The interrelated point is that the Democrats say that they are going to vote for Gonzalez regardless of the serious questions being raised about what he has done. This has led Bob Herbert of The Times to say that "The Democrats have become the 98-pound weaklings of the 21st century." The Democrats just don’t get it. They do not understand that lots of us are looking for underlying attributes like honesty, competence, and concern for others. Call these values, if you will. Someone who really believes Gonzales has done bad things, as lots of Democrats appear to think -- and as the very conservative but often admirable Lindsey Graham also seems to think -- should display honesty by voting against this guy, rather than trying to lessen feared political damage by not opposing a Bushian choice. That is what would show integrity.
Moreover, Democrats say that, while they will vote for Gonzalez for Attorney General, they will use a tougher standard to judge him if and when he is a nominee for the Supreme Court. Of course, if he becomes a nominee for the high court, people will not insensibly say to these Democrats, "You voted for him as Attorney General despite accusations of torture mongering. And he has done nothing wrong since he became Attorney General. In fact he has a fine record as Attorney General. So how can you vote against him now?" In short, by voting for this torture monger to be Attorney General, Democrats are likely to make it far harder for themselves to vote against him as a nominee for the high court. All the rags to riches stuff which even the Democrats have been spewing will still be there, plus there will be the failure to oppose him for Attorney General despite torture mongering, plus there will be claims that he did a fine job as Attorney General. Far from setting up the possibility of defeating him for the Supreme Court or warding off a nomination of Gonzalez for the high court, the Democrats are helping to dig their own grave. And do they think that Karl Rove is not smart enough to realize all of this? Would they think (if they thought about it, which they won’t) that some unknown, non-politician dean from Massachusetts might realize this, but Karl Rove won’t? All of this Senate stylistic stuff – oh, you are so wonderful, Judge Gonzalez; you are such a marvelous rags to riches story; etc., etc. -- combined with the lack of sufficient integrity to vote against him for Attorney General, will come back to haunt the Democrats. Karl Rove will see to that. In fact, he probably figured it out a long time ago.
Especially because this writer often is extremely critical of the media, I wish to say that the performance of some mainstream media people in the run-up to, and after, the Gonzalez hearing has been first rate, terrific. These reporters, columnists and editorial writers have revealed the facts and called it like it is. They have excoriated an administration in which hypocrisy and bad conduct are king and which does and/or says one bad thing after another. Mostly the excoriation relates directly to the Gonzalez matter, but sometimes it related to the nature of the current administration generally, and I include it because of its timing (i.e., because it was coterminous with the Gonzalez matter). Also, the writing I speak of has sometimes been quite stylish as well as powerful.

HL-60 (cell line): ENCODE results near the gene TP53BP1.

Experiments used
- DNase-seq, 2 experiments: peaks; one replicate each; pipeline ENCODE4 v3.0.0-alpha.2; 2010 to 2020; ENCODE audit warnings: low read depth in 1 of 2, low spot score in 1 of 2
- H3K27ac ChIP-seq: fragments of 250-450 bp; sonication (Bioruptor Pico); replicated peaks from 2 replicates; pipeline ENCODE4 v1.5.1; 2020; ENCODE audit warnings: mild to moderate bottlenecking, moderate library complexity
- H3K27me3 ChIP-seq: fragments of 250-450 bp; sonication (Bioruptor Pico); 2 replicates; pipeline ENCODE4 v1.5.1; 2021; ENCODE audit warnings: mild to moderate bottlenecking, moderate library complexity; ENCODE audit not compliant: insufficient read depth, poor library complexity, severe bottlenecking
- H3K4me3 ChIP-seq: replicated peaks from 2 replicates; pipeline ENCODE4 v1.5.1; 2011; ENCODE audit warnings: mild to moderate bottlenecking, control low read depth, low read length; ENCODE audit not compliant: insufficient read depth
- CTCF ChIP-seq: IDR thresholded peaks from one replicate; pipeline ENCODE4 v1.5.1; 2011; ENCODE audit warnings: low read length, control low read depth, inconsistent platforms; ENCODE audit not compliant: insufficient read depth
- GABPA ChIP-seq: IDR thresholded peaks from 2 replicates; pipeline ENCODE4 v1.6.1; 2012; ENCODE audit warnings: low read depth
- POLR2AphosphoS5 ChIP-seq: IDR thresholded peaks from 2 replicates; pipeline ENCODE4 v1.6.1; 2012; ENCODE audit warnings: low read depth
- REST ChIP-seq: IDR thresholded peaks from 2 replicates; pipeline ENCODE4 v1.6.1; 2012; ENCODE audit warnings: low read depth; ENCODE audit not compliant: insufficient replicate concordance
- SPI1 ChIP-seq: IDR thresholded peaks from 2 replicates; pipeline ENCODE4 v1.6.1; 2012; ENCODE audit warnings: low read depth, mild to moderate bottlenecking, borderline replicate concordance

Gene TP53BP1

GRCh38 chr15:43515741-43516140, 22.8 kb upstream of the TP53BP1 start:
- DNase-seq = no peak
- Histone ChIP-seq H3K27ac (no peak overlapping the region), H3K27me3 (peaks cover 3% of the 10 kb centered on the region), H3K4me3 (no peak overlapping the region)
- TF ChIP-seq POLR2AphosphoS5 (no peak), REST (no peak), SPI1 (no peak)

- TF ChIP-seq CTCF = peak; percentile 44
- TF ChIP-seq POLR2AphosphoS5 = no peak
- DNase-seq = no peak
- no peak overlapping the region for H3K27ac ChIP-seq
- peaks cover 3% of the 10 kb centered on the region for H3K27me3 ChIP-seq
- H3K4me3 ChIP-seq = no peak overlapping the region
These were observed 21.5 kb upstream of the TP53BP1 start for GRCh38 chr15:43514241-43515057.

One would like to describe what each of the writers has said, one would like to do a brief precis of each piece so that the reader might get some sense of how good a lot of the work has been. The temptation must be resisted in the interests of time. Let me, then, simply list some of the fine work that has been done. A reader can then access it on line if he or she is interested in reading some really good work. There are:
• An editorial page analysis by Andrew Sullivan in The New York Times on December 31, 2004, at p. A22, entitled Legal Breach: The Government’s Attorneys and Abu Ghraib.
• A Sunday column by Frank Rich in The New York Times of January 2, 2005, at Section 2, p. 1, entitled Washington’s New Year War Cry: Party On!.
• An article by R. Jeffrey Smith and Dan Eggen in The Washington Post of January 5, 2005, at p. A1, entitled Gonzalez Helped Set The Course for Detainees.
• An article by David Johnston and Neil Lewis in The New York Times of January 5, 2005, at p. A1, entitled Bush’s Counsel Sought Ruling About Torture.
• An article by Kate Zernike in The New York Times of January 6, 2005, at p. A1, entitled Newly Released Reports Show Early Concern on Prison Abuse.
• An op ed page column by Mark Danner in The New York Times of January 6, 2005, at p. A27, entitled We Are All Torturers Now.
• An op ed page column by Maureen Dowd in The New York Times of January 6, 2005, at p. A27, entitled Don’t Torture Yourself (That’s His Job).
• An editorial in The Washington Post of January 6, 2005, at p. A18, entitled The Gonzalez Record.
• An op ed page column by Derrick Jackson in The Boston Globe of January 7, 2005, at p. A13, entitled The Victims We Don’t Count.
• An article by Hannah Rosin in The Washington Post of January 7, 2005, at p. C01, entitled On The Hill; Where It’s Hot . . . or Not, with the subtitle Attorney General Nominee Doesn’t Break A Sweat in Senate.
• Various Letters to the Editor in The New York Times of January 8, 2005, at p. A30, under the heading Gonzalez and the Torture Question.*